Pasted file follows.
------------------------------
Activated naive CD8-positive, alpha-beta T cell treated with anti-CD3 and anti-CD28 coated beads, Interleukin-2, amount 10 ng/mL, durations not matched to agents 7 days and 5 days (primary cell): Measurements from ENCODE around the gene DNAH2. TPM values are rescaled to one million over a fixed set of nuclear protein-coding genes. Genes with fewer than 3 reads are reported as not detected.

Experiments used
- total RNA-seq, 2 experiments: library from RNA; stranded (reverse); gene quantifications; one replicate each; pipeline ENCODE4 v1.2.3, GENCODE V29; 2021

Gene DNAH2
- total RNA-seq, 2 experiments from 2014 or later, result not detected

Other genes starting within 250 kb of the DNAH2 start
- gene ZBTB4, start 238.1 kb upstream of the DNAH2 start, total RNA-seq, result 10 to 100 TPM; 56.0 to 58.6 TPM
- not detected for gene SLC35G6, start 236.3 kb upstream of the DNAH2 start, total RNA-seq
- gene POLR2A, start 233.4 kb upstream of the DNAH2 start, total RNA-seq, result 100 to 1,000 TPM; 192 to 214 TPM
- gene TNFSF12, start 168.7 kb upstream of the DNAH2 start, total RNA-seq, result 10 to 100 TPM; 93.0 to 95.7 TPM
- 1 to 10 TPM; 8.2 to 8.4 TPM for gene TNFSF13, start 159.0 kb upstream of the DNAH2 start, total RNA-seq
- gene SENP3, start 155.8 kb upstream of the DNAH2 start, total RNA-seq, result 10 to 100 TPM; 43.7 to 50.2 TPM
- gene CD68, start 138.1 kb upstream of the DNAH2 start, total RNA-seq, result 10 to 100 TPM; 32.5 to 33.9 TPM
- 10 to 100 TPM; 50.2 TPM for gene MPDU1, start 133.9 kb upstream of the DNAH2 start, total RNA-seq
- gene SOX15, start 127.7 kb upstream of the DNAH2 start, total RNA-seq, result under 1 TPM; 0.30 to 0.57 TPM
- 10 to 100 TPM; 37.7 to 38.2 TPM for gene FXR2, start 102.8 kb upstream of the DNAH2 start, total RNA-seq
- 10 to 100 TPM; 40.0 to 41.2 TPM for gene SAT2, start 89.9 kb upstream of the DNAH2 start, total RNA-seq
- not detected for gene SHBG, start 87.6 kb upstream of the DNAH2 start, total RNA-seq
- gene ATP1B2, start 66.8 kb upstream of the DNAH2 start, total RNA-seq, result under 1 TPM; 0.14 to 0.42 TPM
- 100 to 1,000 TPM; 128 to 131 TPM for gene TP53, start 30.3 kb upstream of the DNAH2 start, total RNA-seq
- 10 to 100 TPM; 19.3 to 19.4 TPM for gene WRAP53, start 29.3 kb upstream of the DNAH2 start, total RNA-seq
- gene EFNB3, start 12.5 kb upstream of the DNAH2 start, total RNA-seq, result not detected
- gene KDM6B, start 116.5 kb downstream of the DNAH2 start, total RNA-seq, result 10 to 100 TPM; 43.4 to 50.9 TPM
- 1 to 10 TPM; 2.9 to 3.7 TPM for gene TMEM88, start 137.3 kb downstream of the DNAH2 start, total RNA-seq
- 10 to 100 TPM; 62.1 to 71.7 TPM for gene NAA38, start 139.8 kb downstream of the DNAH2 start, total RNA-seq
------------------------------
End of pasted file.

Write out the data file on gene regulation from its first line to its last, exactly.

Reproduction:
Activated naive CD8-positive, alpha-beta T cell treated with anti-CD3 and anti-CD28 coated beads, Interleukin-2, amount 10 ng/mL, durations not matched to agents 7 days and 5 days (primary cell): Measurements from ENCODE around the gene DNAH2. TPM values are rescaled to one million over a fixed set of nuclear protein-coding genes. Genes with fewer than 3 reads are reported as not detected.

Experiments used
- total RNA-seq, 2 experiments: library from RNA; stranded (reverse); gene quantifications; one replicate each; pipeline ENCODE4 v1.2.3, GENCODE V29; 2021

Gene DNAH2
- total RNA-seq, 2 experiments from 2014 or later, result not detected

Other genes starting within 250 kb of the DNAH2 start
- gene ZBTB4, start 238.1 kb upstream of the DNAH2 start, total RNA-seq, result 10 to 100 TPM; 56.0 to 58.6 TPM
- not detected for gene SLC35G6, start 236.3 kb upstream of the DNAH2 start, total RNA-seq
- gene POLR2A, start 233.4 kb upstream of the DNAH2 start, total RNA-seq, result 100 to 1,000 TPM; 192 to 214 TPM
- gene TNFSF12, start 168.7 kb upstream of the DNAH2 start, total RNA-seq, result 10 to 100 TPM; 93.0 to 95.7 TPM
- 1 to 10 TPM; 8.2 to 8.4 TPM for gene TNFSF13, start 159.0 kb upstream of the DNAH2 start, total RNA-seq
- gene SENP3, start 155.8 kb upstream of the DNAH2 start, total RNA-seq, result 10 to 100 TPM; 43.7 to 50.2 TPM
- gene CD68, start 138.1 kb upstream of the DNAH2 start, total RNA-seq, result 10 to 100 TPM; 32.5 to 33.9 TPM
- 10 to 100 TPM; 50.2 TPM for gene MPDU1, start 133.9 kb upstream of the DNAH2 start, total RNA-seq
- gene SOX15, start 127.7 kb upstream of the DNAH2 start, total RNA-seq, result under 1 TPM; 0.30 to 0.57 TPM
- 10 to 100 TPM; 37.7 to 38.2 TPM for gene FXR2, start 102.8 kb upstream of the DNAH2 start, total RNA-seq
- 10 to 100 TPM; 40.0 to 41.2 TPM for gene SAT2, start 89.9 kb upstream of the DNAH2 start, total RNA-seq
- not detected for gene SHBG, start 87.6 kb upstream of the DNAH2 start, total RNA-seq
- gene ATP1B2, start 66.8 kb upstream of the DNAH2 start, total RNA-seq, result under 1 TPM; 0.14 to 0.42 TPM
- 100 to 1,000 TPM; 128 to 131 TPM for gene TP53, start 30.3 kb upstream of the DNAH2 start, total RNA-seq
- 10 to 100 TPM; 19.3 to 19.4 TPM for gene WRAP53, start 29.3 kb upstream of the DNAH2 start, total RNA-seq
- gene EFNB3, start 12.5 kb upstream of the DNAH2 start, total RNA-seq, result not detected
- gene KDM6B, start 116.5 kb downstream of the DNAH2 start, total RNA-seq, result 10 to 100 TPM; 43.4 to 50.9 TPM
- 1 to 10 TPM; 2.9 to 3.7 TPM for gene TMEM88, start 137.3 kb downstream of the DNAH2 start, total RNA-seq
- 10 to 100 TPM; 62.1 to 71.7 TPM for gene NAA38, start 139.8 kb downstream of the DNAH2 start, total RNA-seq